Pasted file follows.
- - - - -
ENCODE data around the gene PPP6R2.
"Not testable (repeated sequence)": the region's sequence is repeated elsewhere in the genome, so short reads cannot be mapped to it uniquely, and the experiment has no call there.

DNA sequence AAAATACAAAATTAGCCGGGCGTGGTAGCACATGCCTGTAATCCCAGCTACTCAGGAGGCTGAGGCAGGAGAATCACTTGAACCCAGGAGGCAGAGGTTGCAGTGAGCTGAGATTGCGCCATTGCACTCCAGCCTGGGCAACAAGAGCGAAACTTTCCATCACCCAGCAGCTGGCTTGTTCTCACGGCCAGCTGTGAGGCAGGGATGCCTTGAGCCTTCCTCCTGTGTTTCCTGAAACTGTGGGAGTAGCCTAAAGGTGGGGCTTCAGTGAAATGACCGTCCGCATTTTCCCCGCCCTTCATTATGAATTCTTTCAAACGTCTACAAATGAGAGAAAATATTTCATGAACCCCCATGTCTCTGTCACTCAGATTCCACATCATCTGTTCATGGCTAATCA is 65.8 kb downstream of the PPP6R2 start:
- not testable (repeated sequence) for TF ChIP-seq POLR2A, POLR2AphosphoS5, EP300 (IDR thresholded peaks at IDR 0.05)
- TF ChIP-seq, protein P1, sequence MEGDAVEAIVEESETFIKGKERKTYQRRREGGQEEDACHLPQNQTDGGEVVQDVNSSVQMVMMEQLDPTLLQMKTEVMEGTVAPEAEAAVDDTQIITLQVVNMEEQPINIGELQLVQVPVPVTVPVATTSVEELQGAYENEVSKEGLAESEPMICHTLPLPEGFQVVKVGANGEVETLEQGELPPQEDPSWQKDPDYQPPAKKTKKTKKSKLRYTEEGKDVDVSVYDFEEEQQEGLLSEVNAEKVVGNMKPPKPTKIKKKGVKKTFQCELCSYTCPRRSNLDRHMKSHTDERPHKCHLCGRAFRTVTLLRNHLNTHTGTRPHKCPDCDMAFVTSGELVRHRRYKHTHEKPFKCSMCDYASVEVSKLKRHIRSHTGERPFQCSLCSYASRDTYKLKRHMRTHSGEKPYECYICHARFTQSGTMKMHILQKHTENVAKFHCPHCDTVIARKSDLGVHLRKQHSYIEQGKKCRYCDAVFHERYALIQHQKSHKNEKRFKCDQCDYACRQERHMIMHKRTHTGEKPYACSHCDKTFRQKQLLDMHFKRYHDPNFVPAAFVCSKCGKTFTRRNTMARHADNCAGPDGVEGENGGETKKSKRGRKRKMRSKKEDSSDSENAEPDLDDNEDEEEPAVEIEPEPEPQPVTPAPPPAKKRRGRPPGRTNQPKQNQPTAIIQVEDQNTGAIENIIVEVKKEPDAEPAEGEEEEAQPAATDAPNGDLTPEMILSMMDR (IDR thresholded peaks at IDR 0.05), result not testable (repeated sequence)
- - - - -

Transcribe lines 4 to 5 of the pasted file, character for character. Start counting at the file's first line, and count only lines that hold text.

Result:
- not testable (repeated sequence) for TF ChIP-seq POLR2A, POLR2AphosphoS5, EP300 (IDR thresholded peaks at IDR 0.05)
- TF ChIP-seq, protein P1, sequence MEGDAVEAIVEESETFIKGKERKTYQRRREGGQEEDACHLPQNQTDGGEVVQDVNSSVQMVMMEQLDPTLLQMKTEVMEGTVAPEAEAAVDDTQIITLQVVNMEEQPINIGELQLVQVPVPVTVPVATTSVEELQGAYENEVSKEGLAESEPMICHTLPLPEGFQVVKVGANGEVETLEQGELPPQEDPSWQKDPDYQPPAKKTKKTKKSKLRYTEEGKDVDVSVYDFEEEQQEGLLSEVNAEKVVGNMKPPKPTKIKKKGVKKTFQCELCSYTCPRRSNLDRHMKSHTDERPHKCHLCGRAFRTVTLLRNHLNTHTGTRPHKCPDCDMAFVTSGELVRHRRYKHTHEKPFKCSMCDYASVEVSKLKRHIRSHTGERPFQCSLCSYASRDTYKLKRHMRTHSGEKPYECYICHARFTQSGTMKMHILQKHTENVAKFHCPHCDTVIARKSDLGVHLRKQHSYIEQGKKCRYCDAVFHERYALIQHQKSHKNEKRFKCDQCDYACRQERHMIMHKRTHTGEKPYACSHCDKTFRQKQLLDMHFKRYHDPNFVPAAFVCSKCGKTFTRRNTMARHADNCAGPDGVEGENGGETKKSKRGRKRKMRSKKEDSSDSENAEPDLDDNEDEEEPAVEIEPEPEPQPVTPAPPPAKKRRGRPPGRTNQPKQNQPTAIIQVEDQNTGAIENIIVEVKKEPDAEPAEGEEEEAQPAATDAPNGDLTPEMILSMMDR (IDR thresholded peaks at IDR 0.05), result not testable (repeated sequence)